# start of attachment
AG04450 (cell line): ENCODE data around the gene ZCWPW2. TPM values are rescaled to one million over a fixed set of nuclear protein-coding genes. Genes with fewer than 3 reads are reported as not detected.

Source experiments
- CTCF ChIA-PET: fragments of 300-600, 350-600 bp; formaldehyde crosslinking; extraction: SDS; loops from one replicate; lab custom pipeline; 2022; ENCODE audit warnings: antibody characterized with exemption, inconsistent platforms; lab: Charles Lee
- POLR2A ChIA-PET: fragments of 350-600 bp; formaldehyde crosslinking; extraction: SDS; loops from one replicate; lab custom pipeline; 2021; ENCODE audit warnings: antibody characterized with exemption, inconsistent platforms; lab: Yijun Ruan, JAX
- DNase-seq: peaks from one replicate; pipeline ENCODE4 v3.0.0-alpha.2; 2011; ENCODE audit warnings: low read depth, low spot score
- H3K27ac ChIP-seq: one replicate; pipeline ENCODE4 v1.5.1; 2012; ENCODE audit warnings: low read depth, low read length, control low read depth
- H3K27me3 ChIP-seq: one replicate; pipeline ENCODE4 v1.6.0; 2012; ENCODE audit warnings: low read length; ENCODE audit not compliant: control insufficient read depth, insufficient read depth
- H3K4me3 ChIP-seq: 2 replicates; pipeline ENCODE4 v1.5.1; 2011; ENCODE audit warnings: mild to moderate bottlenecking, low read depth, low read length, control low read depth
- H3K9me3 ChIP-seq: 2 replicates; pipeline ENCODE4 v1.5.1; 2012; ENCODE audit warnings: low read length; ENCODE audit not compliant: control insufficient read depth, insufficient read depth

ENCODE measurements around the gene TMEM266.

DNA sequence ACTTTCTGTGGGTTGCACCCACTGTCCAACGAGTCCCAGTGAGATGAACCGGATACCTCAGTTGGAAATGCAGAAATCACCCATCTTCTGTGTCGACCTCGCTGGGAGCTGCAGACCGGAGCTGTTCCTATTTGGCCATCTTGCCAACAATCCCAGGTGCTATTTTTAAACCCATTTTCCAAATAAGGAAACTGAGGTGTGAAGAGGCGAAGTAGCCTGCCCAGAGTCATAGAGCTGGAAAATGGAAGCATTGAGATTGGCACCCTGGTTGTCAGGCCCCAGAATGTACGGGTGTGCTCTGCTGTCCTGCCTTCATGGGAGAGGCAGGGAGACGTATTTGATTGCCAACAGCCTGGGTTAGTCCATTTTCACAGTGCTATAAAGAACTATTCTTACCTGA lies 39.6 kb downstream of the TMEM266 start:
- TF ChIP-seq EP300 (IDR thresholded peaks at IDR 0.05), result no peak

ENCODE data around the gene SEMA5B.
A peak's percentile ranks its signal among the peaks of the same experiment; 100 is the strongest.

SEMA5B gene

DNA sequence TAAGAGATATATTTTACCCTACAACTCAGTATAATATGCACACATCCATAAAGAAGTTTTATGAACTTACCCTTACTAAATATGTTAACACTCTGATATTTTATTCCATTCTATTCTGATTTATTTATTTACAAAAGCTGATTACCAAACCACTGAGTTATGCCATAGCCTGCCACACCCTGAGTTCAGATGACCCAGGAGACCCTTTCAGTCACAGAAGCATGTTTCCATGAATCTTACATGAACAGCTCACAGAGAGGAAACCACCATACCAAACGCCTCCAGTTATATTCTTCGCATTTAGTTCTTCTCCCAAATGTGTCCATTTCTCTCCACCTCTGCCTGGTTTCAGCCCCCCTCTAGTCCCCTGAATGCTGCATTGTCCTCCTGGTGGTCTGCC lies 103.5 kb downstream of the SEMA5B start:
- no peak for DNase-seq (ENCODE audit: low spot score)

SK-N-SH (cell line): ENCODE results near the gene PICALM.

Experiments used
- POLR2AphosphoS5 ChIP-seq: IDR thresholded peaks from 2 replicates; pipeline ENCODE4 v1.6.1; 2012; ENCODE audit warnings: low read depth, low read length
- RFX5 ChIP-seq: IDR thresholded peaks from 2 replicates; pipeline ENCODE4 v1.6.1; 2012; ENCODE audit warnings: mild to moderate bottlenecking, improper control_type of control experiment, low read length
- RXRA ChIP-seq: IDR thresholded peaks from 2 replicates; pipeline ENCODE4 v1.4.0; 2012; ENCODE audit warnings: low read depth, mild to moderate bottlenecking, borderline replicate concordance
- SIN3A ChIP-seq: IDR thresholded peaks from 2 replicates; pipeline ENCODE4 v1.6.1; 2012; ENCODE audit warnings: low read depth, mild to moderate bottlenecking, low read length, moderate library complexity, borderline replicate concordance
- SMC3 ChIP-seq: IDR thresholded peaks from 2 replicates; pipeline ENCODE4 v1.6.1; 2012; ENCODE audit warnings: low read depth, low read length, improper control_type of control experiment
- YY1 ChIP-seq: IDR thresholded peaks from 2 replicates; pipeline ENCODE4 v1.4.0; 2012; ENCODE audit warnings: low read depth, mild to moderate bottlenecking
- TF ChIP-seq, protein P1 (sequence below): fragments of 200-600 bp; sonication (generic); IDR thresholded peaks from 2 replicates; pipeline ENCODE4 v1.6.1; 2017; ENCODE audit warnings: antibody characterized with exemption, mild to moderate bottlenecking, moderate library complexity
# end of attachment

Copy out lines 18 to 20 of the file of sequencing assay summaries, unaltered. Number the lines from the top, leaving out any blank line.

SK-N-SH (cell line): ENCODE results near the gene PICALM.

Experiments used
- POLR2AphosphoS5 ChIP-seq: IDR thresholded peaks from 2 replicates; pipeline ENCODE4 v1.6.1; 2012; ENCODE audit warnings: low read depth, low read length